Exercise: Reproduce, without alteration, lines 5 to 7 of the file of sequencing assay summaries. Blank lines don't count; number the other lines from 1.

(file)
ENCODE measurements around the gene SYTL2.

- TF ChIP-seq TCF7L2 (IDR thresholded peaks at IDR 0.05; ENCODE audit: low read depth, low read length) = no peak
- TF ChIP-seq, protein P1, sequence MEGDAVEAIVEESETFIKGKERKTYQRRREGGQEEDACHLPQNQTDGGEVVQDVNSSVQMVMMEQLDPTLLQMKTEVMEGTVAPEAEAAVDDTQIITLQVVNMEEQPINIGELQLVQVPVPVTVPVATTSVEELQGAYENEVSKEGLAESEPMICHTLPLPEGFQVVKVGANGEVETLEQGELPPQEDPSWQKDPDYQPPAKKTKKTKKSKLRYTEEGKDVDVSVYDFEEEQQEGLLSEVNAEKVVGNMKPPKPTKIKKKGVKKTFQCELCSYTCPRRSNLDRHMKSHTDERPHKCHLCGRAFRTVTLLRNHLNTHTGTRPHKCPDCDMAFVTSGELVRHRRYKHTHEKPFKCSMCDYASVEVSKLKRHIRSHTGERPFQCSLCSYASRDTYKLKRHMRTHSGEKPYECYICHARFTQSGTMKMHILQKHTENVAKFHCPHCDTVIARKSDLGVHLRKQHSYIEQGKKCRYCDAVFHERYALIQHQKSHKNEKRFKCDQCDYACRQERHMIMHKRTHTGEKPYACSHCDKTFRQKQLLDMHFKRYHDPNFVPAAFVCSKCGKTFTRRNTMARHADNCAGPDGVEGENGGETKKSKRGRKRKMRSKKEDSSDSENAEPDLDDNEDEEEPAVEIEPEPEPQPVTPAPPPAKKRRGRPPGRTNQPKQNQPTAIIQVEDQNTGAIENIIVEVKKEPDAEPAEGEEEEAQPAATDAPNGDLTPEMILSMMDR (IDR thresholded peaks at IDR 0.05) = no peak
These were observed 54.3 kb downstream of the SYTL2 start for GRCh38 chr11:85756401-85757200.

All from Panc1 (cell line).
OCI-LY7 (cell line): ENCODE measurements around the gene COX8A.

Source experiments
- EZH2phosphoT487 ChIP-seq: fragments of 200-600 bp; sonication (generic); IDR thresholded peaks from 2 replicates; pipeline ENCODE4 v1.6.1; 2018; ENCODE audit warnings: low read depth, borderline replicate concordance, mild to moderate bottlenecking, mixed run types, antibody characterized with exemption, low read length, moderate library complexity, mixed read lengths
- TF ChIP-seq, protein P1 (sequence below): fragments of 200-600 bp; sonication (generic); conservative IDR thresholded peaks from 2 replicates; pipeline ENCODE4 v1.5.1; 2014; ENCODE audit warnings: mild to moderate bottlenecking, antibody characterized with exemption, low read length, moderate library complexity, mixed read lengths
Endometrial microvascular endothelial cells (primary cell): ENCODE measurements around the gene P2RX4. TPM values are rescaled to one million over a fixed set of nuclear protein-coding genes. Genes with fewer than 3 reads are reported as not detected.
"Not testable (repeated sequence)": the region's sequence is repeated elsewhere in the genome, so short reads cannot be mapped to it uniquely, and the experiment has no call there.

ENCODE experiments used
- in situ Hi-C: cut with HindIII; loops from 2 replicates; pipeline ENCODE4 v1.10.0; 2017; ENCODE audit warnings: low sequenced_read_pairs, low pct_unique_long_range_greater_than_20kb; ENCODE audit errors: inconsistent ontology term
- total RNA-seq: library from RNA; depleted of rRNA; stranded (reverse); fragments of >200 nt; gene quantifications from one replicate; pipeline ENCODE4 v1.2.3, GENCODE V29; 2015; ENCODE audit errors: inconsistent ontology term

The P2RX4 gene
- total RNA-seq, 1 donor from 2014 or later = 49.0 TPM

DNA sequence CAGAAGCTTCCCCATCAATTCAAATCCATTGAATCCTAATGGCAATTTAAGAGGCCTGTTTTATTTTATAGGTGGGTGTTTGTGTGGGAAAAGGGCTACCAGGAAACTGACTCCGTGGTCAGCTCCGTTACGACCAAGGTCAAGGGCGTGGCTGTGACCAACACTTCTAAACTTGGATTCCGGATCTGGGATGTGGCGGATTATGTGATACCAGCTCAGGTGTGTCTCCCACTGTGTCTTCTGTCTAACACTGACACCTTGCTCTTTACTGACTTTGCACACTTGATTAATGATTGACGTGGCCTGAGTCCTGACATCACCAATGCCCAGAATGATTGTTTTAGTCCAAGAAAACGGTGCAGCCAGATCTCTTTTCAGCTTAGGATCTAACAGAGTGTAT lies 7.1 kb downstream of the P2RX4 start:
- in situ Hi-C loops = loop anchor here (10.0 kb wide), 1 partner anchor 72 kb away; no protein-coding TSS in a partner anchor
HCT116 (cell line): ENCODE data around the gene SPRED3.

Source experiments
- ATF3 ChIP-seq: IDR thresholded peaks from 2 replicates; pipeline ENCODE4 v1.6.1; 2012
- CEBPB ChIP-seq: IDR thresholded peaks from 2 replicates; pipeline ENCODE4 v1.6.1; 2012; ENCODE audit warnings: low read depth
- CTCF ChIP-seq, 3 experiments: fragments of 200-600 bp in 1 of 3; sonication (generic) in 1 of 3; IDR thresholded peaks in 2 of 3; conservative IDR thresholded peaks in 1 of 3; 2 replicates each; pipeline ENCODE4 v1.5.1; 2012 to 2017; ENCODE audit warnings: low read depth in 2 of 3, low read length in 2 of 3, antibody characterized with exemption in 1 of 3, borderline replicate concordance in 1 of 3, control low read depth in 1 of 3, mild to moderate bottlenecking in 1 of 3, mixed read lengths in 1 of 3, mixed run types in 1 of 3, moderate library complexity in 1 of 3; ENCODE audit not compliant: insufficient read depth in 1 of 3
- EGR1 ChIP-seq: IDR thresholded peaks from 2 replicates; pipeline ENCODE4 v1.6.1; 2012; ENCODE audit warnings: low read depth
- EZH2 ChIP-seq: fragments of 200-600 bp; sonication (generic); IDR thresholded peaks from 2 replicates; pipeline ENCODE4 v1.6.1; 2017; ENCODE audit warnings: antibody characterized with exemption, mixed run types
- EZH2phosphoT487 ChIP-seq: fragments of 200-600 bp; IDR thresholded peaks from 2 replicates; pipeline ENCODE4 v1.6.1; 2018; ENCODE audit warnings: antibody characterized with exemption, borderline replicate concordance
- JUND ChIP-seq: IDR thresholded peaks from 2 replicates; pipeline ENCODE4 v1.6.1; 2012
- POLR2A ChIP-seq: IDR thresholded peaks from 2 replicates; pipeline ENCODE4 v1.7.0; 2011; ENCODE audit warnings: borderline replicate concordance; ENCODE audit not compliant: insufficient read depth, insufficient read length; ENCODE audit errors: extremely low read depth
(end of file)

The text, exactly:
All from Panc1 (cell line).
OCI-LY7 (cell line): ENCODE measurements around the gene COX8A.

Source experiments